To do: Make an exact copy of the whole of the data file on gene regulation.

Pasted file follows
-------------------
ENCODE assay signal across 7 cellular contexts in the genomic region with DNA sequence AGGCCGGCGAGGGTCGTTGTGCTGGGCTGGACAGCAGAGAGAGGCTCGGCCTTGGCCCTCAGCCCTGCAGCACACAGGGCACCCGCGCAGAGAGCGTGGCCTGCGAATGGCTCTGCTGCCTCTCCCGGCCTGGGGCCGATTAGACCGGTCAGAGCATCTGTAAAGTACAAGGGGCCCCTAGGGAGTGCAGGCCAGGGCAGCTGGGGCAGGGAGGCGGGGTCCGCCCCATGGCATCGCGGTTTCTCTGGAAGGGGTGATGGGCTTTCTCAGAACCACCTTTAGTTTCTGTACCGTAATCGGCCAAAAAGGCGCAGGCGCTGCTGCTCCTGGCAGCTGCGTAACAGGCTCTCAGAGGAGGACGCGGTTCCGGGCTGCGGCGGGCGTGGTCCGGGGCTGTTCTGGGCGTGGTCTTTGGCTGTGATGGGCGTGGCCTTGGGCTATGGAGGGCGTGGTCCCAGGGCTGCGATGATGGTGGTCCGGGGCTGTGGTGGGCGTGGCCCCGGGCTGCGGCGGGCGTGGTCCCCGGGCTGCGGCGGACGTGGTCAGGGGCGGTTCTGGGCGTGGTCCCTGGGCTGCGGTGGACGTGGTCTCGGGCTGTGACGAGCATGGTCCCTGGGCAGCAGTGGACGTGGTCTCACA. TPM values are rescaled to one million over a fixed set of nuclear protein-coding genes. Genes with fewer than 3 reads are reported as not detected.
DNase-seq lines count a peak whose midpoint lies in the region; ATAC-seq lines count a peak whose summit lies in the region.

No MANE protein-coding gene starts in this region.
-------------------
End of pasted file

ENCODE assay signal across 7 cellular contexts in the genomic region with DNA sequence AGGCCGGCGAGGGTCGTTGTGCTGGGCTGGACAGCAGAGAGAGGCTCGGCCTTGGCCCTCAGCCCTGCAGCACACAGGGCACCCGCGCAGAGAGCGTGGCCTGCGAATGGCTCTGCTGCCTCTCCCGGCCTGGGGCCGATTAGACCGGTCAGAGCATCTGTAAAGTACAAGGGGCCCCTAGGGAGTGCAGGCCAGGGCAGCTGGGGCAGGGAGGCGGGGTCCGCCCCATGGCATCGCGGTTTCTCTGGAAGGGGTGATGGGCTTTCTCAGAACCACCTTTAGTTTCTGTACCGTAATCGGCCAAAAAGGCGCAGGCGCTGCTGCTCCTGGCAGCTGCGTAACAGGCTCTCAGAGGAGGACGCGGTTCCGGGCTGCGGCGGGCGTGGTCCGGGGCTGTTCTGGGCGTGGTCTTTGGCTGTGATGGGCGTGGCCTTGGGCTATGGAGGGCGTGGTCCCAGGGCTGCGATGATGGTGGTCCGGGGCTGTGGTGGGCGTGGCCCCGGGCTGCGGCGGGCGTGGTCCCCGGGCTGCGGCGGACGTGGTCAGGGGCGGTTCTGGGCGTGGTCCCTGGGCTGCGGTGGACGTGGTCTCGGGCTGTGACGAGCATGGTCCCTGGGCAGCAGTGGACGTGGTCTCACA. TPM values are rescaled to one million over a fixed set of nuclear protein-coding genes. Genes with fewer than 3 reads are reported as not detected.
DNase-seq lines count a peak whose midpoint lies in the region; ATAC-seq lines count a peak whose summit lies in the region.

No MANE protein-coding gene starts in this region.